Dr. Tudge and his team came to our School to explore this intervention. After working with our Upper School students, they stumbled upon a ‘good’ problem with their research: far more Greensboro Montessori School students exhibited virtuous gratitude than they expected. Our Upper Elementary and Junior High students expressed gratitude at much higher rates (67%) than did children in non-Montessori settings in the United States (46%). In addition, our students were almost twice as likely to express autonomous moral obligation (79%) than were children in non-Montessori schools (44%). Defined originally by Jean Piaget, autonomous moral obligation is a decision-making framework whereby moral decisions are made based on intrinsic motivations to do the right thing.
Dr. Tudge and his team were puzzled by these anomalous findings. Why did our students score higher than other American children, even when compared to other well-regarded private schools in the Greensboro area? And how are these findings related to Montessori pedagogy and culture?
Gratitude in the Montessori Classroom
In our discussions with Dr. Tudge, we discussed the way Montessori teachers prepare the environment to communicate honor, respect, and gratitude to the child. We also described the ways in which our teachers model gratitude and respect when they speak and interact with their students. In time, this becomes our students' definition of "how it's supposed to be.” In addition, we delineated how our grace and courtesy curriculum creates both a framework for community interactions and a schoolwide culture of character.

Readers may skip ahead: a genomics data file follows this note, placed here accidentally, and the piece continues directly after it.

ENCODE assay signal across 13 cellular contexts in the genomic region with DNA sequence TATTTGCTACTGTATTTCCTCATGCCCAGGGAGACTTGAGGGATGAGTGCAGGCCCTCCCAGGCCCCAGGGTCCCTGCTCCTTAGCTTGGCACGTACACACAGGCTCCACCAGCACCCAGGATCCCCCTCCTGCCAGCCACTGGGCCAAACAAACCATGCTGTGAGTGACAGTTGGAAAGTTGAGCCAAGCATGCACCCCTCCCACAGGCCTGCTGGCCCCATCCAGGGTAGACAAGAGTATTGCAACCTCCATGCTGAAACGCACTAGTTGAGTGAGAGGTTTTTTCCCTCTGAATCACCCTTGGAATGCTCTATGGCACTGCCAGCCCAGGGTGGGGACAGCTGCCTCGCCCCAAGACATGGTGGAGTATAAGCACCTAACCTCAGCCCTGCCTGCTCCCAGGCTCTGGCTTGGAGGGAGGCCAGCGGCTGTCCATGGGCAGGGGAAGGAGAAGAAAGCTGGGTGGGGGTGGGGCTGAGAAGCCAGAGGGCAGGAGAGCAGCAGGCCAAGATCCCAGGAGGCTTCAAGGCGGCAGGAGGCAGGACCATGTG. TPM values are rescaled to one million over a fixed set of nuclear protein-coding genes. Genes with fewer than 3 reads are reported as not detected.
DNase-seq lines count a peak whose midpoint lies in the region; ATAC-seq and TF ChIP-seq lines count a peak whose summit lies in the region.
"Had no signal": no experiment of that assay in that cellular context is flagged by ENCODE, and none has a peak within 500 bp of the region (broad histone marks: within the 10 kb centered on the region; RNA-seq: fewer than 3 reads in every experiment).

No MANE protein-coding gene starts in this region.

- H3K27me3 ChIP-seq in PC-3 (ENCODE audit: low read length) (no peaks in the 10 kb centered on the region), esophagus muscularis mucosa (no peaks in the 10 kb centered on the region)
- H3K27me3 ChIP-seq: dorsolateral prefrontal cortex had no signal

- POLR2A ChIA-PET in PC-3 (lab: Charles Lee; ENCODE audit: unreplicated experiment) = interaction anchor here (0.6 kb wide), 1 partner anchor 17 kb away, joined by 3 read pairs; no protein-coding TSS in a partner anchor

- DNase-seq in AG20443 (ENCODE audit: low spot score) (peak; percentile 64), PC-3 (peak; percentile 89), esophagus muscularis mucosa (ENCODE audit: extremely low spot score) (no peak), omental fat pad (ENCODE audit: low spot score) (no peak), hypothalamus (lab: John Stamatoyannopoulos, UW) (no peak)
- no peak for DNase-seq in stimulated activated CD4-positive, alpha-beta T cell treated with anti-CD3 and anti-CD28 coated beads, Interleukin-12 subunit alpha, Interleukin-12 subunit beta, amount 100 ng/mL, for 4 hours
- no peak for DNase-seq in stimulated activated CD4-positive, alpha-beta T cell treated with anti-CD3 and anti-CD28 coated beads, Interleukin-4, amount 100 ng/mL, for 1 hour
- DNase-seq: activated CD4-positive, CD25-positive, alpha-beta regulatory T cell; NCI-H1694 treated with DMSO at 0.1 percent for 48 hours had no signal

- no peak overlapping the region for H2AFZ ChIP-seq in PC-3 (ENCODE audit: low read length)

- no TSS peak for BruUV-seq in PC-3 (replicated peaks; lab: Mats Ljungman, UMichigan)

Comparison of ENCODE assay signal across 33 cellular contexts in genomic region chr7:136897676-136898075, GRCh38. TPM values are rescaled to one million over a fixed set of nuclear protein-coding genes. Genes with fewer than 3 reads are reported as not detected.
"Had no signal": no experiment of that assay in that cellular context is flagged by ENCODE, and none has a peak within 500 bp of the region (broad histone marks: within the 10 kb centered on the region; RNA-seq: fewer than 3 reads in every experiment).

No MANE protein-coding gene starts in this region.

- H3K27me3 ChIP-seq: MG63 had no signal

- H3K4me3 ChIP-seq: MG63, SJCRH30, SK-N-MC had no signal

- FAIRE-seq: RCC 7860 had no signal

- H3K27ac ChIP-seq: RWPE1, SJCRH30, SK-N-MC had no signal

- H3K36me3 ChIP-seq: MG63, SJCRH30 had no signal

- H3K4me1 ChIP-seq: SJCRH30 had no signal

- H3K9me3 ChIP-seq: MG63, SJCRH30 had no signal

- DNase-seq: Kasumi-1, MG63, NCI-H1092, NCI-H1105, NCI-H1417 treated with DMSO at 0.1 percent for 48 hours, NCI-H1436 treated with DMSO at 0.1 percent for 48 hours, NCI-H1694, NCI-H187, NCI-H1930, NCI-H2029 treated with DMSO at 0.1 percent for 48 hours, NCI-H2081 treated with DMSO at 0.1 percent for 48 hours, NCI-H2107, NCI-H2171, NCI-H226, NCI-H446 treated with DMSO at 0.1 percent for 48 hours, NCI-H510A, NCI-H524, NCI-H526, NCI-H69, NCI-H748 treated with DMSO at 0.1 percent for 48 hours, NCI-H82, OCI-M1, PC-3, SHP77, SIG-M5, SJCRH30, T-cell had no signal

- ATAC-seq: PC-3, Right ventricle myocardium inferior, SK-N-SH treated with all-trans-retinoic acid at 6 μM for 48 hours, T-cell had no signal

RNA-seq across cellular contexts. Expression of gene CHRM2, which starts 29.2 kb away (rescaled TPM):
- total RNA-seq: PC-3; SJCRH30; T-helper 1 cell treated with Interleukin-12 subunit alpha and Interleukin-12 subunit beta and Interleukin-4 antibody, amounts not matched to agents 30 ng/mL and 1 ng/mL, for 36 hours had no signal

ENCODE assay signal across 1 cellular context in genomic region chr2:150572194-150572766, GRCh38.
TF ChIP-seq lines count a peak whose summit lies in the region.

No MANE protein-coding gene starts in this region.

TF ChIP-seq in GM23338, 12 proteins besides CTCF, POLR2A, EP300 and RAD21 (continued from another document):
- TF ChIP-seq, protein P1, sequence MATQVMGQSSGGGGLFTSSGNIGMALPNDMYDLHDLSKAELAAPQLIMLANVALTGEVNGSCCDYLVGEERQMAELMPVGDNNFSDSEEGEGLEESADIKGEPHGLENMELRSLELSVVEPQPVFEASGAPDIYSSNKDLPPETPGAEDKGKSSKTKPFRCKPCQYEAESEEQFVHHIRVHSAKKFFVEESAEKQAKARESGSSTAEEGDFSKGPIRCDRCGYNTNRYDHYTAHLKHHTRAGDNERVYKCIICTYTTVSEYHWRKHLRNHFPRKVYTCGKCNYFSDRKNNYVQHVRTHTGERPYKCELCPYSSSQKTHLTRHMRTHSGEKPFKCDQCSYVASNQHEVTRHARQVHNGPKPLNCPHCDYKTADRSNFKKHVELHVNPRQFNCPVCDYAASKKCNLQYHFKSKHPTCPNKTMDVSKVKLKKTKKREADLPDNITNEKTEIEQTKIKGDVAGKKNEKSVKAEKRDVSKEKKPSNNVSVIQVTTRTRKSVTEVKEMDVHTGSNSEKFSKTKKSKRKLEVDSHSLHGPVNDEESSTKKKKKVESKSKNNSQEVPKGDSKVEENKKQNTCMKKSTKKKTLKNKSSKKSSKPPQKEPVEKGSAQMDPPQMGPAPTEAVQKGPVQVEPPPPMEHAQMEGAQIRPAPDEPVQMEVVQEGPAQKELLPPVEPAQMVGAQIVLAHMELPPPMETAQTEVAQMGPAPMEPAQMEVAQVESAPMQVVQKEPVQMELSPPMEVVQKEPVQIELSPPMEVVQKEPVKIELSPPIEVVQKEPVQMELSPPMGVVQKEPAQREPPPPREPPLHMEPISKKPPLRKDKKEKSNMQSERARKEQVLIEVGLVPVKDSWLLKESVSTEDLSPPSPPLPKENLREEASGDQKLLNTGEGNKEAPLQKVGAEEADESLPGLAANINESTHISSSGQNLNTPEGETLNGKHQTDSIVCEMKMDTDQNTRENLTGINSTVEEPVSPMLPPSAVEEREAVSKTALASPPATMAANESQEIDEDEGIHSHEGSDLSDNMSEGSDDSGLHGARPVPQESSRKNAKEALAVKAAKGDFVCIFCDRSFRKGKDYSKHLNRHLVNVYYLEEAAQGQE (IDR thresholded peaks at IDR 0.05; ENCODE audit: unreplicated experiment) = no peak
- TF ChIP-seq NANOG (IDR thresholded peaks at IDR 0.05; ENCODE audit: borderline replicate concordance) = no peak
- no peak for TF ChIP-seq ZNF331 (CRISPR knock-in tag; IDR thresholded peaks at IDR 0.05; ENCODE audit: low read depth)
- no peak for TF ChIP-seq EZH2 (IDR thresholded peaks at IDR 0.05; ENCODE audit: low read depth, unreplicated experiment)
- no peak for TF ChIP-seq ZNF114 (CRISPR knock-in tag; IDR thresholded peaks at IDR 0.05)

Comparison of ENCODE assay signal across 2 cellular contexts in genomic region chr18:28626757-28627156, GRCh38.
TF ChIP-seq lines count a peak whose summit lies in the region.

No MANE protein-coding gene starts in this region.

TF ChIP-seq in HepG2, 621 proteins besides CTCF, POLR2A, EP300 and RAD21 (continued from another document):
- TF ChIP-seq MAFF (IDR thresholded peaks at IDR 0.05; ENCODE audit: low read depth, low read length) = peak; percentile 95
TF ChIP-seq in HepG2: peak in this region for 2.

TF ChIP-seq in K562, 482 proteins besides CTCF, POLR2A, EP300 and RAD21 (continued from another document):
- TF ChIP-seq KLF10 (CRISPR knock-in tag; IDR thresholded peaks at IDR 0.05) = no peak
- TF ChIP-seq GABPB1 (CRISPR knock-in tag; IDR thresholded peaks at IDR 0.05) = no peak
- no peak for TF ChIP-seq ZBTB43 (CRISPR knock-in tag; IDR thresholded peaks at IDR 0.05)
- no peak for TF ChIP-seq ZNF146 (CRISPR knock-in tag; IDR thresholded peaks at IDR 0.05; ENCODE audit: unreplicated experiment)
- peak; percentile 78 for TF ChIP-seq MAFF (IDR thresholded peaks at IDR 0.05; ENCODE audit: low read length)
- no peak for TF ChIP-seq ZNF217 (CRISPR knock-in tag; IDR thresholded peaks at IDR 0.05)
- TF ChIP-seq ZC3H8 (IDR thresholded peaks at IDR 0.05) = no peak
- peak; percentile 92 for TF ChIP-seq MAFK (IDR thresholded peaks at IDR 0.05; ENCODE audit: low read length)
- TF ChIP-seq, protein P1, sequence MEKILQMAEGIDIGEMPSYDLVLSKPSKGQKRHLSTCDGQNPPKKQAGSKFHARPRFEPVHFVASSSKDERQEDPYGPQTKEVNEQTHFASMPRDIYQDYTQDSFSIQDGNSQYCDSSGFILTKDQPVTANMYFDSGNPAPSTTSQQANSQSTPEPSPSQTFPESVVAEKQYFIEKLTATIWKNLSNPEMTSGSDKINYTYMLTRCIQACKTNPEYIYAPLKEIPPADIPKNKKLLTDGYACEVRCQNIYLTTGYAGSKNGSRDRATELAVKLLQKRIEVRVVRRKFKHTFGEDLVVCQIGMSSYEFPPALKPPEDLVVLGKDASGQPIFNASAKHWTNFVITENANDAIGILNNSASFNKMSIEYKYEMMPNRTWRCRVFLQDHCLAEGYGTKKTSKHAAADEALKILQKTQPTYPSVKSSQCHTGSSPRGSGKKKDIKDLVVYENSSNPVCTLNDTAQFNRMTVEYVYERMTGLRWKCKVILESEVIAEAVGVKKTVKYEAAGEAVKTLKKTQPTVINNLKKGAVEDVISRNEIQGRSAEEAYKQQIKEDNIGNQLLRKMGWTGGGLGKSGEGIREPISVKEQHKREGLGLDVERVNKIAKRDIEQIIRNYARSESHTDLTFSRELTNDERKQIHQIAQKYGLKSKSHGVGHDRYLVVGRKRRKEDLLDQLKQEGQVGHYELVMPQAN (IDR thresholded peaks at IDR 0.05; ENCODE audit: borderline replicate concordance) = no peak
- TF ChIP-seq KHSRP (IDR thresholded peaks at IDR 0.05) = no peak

In collaboration with Dr. Tudge and his team, I presented the results from our Upper School students’ involvement with Dr. Tudge's gratitude study at the Association for Moral Education’s annual conference in Seattle, Washington.
In the presentation, we hypothesized that our students' high rates of gratitude could be due to several specific tenets of Montessori philosophy:
- Specific lessons about grace and courtesy provide explicit guidance on character development from a young age.
- Daily practice of grace and courtesy increase opportunities for proximal processes related to virtue development.
- Mixed age groupings of children may expose younger children to older children are further along in virtue development.
- Peer interactions encouraged from toddlerhood may increase opportunities for the development of mutual respect.
Dr. Tudge and his team also did some work with our Lower Elementary students. Tudge’s team again noted that so many of even these younger children (aged 6 to 9) expressed virtuous gratitude. Dr. Tudge reflected: “We think that this must say something about the character-based focus of the general Montessori curriculum, because a far greater proportion of Greensboro Montessori School children expressed gratitude than elsewhere.”